The Diving Bell and the Butterfly
Who would have thought to make a film about a man who had a stroke that left him paralyzed, with only the ability to blink his left eye? What could you possibly make of that? I guess it takes an artist who sees films where you and I see only pathos. Julian Schnabel, the painter and sculptor, has made three films so far, and each one has been about an unexpected protagonist: "Basquiat," which he made after the graffiti artist had died; "Before Night Falls," also about a man who died, the Cuban gay poet Reynaldo Arenas, played beautifully by the Spanish actor Javier Bardem; and now another film about a man who died, "The Diving Bell and the Butterfly."
"The Diving Bell" is the story of Jean-Dominique Bauby (played by Mathieu Amalric), the editor of the French fashion magazine "Elle." He was in his forties, very successful, the father of three children by a woman he'd never married, and then he gets a stroke that paralyzes his body but leaves his brain intact, except for the fact that he could only blink his left eye. And in another example of the greatness of French medicine - and you really should see "Sicko" to see what I mean - the doctors and therapists don't give up on him but find a way to let him use his brain. A speech therapist (Marie-Jozee Crose) brings him an alphabet board, with the letters ordered by their frequency of use. She will recite each letter, until he spots the one he wants; he will blink once for yes, and she will write down everything he says in this way. In conversation, he will blink once again for yes, twice for no.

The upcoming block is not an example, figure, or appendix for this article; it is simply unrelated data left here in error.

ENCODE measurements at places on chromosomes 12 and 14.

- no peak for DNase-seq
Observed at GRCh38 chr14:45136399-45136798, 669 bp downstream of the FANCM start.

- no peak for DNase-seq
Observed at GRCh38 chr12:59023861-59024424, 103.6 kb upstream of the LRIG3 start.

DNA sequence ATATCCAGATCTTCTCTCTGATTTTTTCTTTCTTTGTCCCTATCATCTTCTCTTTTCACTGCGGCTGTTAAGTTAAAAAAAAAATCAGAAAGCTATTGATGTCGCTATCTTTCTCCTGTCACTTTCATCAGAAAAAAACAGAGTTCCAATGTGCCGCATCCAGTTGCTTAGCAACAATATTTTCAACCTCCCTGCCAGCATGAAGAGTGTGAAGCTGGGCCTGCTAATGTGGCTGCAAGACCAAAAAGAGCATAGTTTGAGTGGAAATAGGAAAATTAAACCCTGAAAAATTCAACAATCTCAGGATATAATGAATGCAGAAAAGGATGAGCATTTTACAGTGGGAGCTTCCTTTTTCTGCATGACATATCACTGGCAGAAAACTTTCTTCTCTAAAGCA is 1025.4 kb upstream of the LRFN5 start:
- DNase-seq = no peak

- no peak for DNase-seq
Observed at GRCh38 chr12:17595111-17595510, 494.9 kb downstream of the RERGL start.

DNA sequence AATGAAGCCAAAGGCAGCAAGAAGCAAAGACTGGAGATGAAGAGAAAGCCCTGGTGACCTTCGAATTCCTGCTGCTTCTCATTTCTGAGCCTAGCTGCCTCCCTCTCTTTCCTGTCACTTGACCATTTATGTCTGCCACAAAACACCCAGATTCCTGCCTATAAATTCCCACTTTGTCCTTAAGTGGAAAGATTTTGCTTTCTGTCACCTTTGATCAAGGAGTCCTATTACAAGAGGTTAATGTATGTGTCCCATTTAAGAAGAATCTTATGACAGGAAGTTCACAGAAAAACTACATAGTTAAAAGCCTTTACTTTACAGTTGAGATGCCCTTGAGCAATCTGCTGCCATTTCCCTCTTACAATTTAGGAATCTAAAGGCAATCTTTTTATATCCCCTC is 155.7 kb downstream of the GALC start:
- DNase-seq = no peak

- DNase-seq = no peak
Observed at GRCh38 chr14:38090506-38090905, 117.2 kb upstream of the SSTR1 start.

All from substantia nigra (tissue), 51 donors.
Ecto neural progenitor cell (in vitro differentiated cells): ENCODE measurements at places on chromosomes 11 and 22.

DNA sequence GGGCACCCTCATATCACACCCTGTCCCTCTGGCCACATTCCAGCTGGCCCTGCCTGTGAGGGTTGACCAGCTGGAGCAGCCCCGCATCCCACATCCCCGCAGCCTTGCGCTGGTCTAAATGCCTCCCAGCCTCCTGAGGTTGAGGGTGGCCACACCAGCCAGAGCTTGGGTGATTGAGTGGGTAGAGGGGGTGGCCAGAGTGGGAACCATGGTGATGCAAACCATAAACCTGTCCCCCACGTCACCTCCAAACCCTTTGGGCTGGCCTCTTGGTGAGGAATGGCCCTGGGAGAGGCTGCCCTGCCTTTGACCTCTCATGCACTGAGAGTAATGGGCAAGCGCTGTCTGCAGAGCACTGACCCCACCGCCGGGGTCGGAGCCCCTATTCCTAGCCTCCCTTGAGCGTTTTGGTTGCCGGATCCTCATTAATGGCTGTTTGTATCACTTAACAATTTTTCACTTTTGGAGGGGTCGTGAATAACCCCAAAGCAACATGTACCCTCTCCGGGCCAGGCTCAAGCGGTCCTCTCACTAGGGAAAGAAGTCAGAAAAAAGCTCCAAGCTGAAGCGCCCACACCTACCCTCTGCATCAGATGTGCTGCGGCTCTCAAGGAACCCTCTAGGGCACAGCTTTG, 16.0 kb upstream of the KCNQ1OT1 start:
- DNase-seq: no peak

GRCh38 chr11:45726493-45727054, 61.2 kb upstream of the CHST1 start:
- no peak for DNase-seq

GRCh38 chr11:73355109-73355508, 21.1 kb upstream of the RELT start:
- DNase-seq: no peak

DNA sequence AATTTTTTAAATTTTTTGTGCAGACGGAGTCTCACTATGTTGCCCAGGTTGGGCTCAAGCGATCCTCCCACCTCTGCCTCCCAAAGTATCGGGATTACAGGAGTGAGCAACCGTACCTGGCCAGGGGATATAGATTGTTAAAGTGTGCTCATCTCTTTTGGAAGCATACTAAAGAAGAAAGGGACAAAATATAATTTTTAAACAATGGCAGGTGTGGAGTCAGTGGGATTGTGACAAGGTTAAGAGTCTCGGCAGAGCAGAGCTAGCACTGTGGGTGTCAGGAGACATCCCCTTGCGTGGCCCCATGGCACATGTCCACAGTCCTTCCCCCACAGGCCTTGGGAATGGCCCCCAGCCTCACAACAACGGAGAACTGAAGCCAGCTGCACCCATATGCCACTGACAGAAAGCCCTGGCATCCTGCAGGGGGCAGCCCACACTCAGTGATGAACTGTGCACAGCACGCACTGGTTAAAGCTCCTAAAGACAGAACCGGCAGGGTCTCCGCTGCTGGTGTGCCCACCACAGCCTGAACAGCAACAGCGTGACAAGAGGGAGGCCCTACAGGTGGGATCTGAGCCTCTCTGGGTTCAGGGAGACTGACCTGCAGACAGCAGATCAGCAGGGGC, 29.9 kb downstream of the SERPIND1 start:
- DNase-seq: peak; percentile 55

And then, as you may have heard, he decides to write a memoir of his life, using this blinking means of speech. Schnabel has found a way to make all of this utterly enthralling; as she reads off the letters we find ourselves reading along with her. An interesting side note is that the film is of course in French, and French has a different order of letter frequency; as Crose reads them they take on a hypnotic sound that is very comforting to us, as it must have been to M. Bauby. And as we listen to his thoughts on the sound track, Schnabel takes us to those places. Bauby is imprisoned by his stroke, but he is also in a beautiful seaside rehabilitation center, where the staff will take him to the surf, to sit in his wheelchair on the beach, to visit with his children. And we also learn that he has not been a very great father or partner either; that is an overlooked part of Schnabel's genius.
Don't get me wrong; "The Diving Bell and the Butterfly" is not an inspirational film, nor is it meant to be. It is a brilliant work of film as an art form, taking something that you and I would never have thought to do and making us feel absolutely committed to it. It is one of the best films of this year, or any year.